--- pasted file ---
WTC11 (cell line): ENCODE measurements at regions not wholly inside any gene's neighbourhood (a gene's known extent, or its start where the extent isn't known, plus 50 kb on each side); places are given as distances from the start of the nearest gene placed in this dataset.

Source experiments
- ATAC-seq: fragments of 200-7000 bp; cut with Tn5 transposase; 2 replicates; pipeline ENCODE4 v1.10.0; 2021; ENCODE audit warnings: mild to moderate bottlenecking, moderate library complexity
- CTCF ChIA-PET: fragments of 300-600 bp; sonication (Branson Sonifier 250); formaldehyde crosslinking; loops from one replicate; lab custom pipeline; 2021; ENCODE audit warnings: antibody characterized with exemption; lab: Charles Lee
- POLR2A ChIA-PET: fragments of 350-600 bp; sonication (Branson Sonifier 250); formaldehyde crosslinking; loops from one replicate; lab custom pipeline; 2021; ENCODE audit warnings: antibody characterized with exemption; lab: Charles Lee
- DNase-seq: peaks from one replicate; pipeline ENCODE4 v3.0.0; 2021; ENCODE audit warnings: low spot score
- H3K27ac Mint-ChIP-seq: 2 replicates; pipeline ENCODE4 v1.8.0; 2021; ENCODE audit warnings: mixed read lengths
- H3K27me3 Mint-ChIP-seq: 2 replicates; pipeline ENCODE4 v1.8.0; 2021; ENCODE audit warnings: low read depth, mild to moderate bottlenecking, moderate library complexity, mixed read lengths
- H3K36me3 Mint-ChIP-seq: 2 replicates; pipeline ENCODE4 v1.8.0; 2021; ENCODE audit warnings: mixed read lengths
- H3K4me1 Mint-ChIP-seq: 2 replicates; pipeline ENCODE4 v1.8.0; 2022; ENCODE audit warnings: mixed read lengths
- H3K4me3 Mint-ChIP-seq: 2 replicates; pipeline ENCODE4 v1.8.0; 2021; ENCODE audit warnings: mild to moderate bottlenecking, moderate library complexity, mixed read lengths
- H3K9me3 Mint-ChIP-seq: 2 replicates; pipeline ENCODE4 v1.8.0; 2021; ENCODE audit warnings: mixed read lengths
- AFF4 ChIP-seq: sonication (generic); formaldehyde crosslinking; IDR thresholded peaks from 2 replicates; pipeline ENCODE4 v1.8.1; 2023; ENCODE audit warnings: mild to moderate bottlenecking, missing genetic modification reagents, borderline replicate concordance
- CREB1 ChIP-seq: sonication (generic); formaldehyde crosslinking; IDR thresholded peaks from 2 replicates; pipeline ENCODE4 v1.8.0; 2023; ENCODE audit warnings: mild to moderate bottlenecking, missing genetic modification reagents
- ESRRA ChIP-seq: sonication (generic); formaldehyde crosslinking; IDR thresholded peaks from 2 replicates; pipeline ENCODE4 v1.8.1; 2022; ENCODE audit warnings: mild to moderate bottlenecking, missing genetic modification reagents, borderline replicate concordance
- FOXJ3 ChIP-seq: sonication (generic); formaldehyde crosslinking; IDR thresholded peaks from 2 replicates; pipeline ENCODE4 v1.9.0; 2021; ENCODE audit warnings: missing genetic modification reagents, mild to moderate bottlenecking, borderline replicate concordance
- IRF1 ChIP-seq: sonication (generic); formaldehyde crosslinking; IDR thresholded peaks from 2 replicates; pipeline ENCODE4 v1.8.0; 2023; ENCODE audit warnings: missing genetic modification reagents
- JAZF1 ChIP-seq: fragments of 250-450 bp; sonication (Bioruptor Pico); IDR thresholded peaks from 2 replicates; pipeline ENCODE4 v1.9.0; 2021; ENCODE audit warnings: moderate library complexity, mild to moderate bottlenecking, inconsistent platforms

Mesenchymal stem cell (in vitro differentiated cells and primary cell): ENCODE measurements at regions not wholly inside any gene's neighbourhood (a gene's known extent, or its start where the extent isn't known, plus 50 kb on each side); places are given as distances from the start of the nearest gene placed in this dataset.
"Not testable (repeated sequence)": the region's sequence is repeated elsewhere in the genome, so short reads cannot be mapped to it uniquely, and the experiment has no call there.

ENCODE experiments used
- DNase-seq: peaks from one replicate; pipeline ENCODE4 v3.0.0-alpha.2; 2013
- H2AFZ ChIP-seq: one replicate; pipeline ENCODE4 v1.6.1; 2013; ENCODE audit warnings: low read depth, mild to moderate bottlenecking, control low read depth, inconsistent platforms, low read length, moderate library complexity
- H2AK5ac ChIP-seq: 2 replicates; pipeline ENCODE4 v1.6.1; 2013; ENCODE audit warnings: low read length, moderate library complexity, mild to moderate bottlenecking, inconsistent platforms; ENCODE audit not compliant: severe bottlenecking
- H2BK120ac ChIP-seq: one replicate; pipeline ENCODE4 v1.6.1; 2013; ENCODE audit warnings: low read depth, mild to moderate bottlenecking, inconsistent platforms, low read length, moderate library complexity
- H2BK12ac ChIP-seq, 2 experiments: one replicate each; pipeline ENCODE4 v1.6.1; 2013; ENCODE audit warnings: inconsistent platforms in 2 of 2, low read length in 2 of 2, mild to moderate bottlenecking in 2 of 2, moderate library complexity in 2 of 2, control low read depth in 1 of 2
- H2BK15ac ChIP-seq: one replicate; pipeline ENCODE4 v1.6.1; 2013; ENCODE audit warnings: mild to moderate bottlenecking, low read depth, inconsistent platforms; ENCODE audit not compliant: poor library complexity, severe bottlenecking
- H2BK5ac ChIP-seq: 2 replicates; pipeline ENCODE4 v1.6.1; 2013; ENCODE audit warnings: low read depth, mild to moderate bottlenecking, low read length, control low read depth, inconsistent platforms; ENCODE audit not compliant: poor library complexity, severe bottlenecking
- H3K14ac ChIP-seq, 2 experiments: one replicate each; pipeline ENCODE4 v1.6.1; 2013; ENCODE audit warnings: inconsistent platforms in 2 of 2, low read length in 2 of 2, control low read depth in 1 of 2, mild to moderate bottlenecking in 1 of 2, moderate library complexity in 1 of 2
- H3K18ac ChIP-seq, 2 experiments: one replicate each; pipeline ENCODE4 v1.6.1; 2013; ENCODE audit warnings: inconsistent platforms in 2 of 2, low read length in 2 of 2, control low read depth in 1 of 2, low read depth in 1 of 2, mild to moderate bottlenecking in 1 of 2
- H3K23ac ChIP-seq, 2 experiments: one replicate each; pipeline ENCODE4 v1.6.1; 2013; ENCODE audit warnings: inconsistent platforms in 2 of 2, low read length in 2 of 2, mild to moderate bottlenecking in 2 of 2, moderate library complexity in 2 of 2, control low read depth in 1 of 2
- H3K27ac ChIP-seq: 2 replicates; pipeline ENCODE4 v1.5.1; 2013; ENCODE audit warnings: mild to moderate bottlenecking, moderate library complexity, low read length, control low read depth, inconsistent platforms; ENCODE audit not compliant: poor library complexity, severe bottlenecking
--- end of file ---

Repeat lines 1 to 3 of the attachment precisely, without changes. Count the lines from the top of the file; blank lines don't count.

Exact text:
WTC11 (cell line): ENCODE measurements at regions not wholly inside any gene's neighbourhood (a gene's known extent, or its start where the extent isn't known, plus 50 kb on each side); places are given as distances from the start of the nearest gene placed in this dataset.

Source experiments
- ATAC-seq: fragments of 200-7000 bp; cut with Tn5 transposase; 2 replicates; pipeline ENCODE4 v1.10.0; 2021; ENCODE audit warnings: mild to moderate bottlenecking, moderate library complexity